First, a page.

Instead of selecting locations based upon retail brand neighbors, landlords and retailers would be wise to consider setting up shop near hotspots that offer coveted and memorable full-scale experiences.

Competitive Socializing as an Activator

Retail centers are also embracing the concept of competitive socializing, where dining is paired with interactive activities.

TOCA Social at the O2 in London, for instance, is a true blend of food and entertainment, offering games like soccer alongside quality dining. Combinations like these create captivating, engaging environments ideal for group outings and events. Incorporating these kinds of settings could be effective in attracting a new and different segment of consumers to traditional shopping centers.

People standing around a table.
TOCA Social, London. Photo by Morley von Sternberg.

Unique Brand Pairings

Established brands are expanding their presence through strategic food & beverage extensions. High fashion labels like Ralph Lauren and Gucci have ventured into the culinary world with their own cafes and restaurants, such as Ralph’s Coffee and Gucci Osteria.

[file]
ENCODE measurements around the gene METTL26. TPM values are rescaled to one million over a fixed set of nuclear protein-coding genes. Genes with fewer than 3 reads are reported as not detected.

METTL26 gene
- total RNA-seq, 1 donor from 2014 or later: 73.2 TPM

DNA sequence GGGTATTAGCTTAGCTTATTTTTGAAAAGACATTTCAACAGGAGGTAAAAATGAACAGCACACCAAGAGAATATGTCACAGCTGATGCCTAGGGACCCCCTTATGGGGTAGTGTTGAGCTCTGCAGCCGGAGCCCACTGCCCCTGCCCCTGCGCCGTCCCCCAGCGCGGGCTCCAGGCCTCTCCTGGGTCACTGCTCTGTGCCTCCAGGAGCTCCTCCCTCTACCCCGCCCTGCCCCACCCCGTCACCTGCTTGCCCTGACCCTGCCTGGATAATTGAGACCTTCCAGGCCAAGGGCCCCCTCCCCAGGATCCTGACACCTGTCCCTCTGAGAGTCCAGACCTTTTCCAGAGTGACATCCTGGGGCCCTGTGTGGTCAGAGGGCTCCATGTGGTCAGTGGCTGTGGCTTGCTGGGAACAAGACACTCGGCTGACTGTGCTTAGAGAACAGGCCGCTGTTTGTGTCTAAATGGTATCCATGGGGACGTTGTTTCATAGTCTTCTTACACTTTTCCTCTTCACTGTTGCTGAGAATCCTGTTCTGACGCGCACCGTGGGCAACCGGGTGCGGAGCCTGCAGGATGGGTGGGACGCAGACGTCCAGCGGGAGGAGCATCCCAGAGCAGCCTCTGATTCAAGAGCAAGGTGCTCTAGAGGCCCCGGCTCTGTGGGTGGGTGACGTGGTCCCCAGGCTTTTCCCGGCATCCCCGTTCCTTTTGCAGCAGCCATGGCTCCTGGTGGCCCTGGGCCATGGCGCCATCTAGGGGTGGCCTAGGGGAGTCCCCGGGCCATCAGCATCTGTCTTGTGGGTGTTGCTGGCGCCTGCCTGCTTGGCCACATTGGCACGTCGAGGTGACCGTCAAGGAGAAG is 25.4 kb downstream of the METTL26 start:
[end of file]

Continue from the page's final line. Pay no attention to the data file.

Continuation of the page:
These brand extensions not only provide fans with a new way to experience their favorite brands but also enhance the retail center’s allure by offering exclusive and stylish dining options, creating the “Instagrammable” moments consumers seek.

A New Batch of Retail Vitality

Though the physical retail has experienced a period of great volatility, the industry is starting to evolve and adapt. Landlords are beginning to take chances on food experiences as anchors, representing a monumental shift from the department store strategy of old.

With trends in consumer spending becoming more tied to experiences — particularly those centered on food — a new, legitimate formula for retail success is emerging. As evidenced by successful integrations in many shopping centers, culturally diverse, contemporary, and multifaceted culinary offerings that are infused with opportunities for social interaction and connection could signal a wealth of possibilities for retailers and mall operators.

Incorporating these diverse food experiences are transforming retail destinations into dynamic consumer experiences, ensuring they remain relevant and appealing in a highly competitive and socially hungry market.

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Barry Bourbon
Barry is one of Gensler’s global leaders in Retail & Consumer Experience design. A Principal with more than 30 years of experience, he has worked on numerous high-profile projects and rollout programs with some of the world’s leading retail companies. Contact him at .